Menus in a Catalyst app

16 minute read

So… Catalyst, huh? The ultimate promise that a click on a checkbox and minimal effort will bring your iPad app to the Mac. If you have ever tried porting an app with this technology, you surely know by now that it is unfortunately not that simple. But, hey, in the end you finally managed to port your app, in all its glory, to the Mac. You’ve got all, or most of your features, you revamped some controllers, you have it all under control. Catalyst is great, long live Catalyst.

There is one thing that Catalyst won’t do for you, though: menus. In order for your Catalyst app to feel right at home on the Mac, a well thought-out menu can really add to the experience. And, oddly enough, there are not that many resources on the subject. There are some, of course, but they really just scratch the surface. That article will not be the universal answer on the matter, but my hope is that it will help you a little bit more than what is currently out there. With that in mind, let’s get started, shall we?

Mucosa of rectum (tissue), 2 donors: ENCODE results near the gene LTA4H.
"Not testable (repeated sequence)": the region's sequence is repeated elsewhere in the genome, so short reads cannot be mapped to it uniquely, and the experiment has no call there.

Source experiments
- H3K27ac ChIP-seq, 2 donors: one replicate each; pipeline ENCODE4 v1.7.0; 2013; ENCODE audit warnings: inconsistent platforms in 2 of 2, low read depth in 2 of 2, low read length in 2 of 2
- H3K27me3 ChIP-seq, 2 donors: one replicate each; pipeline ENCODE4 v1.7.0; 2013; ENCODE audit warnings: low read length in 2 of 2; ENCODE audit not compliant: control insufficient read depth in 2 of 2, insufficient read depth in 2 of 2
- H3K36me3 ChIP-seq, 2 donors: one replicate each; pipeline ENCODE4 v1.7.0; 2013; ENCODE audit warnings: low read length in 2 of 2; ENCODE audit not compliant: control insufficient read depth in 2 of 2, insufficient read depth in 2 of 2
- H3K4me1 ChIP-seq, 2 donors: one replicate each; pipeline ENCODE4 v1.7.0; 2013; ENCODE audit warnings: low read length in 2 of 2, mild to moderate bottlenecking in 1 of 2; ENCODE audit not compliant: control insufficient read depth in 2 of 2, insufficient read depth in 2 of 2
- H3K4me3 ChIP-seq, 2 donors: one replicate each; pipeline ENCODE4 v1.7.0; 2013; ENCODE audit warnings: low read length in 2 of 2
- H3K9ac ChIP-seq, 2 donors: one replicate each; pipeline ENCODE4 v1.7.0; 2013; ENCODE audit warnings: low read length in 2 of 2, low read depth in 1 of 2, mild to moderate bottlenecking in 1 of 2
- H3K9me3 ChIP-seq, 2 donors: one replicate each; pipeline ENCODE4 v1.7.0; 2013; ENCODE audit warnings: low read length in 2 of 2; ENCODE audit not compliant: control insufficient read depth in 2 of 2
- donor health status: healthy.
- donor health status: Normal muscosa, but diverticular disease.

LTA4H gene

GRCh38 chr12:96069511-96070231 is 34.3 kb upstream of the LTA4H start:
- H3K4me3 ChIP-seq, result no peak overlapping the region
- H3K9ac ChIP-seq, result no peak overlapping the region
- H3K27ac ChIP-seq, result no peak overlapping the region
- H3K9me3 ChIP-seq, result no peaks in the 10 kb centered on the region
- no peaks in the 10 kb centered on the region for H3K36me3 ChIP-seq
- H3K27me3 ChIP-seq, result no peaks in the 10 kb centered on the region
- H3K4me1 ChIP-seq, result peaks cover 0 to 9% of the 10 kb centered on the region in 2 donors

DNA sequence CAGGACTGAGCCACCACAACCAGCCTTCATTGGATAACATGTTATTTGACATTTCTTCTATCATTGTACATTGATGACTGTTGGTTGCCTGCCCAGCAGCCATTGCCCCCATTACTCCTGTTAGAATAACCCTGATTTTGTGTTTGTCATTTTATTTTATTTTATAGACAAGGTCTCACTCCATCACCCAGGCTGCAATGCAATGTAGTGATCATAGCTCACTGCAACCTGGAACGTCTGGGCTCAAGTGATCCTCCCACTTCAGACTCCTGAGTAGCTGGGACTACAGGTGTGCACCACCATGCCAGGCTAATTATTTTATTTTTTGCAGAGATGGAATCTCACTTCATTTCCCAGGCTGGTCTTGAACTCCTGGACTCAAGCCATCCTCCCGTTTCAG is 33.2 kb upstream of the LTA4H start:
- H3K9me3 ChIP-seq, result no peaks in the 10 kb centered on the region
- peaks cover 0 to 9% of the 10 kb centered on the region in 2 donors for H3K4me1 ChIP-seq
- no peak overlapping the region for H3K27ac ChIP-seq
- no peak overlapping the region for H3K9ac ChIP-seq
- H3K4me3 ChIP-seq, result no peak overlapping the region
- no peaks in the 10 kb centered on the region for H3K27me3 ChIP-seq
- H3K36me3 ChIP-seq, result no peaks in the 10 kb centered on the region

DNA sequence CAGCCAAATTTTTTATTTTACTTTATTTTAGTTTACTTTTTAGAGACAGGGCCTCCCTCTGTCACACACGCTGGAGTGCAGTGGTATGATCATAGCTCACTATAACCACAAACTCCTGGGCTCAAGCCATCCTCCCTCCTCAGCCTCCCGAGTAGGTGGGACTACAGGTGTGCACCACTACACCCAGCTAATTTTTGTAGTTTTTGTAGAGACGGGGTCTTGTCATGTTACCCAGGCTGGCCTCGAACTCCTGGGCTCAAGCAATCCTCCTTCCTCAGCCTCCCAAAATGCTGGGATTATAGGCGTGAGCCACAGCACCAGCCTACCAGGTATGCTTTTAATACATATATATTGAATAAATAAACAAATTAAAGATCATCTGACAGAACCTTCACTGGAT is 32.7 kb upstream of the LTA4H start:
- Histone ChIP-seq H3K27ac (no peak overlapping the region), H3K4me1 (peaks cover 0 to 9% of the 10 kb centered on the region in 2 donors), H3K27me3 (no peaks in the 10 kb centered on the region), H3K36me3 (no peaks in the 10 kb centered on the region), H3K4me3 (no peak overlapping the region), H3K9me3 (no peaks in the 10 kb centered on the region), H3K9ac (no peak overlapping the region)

The Menu Bar

Throughout the numerous iterations of Mac OS (or macOS as of 2020), the Menu Bar has seen slight graphical evolutions, but at its core, its mission always remained the same: to provide easy access to features of your application. Often, the Menu Bar is actually the only way to even access those features!


Mac OS 9.1 (Fortissimo) - 1999


Mac OS X 10.4 (Tiger) - 2005


macOS 10.15 (Catalina) – 2019

First, a little terminology. In this article, we will mainly make use of three UIKit classes: UIMenu, UIKeyCommand, and UICommand. Although they all inherit from the same UIMenuElement class, they don’t have the same role:

  • UIMenu is a container. Its job is to contain and regroup commands or other menus, called children. From now on, the terms menu and submenu will refer to an instance of UIMenu.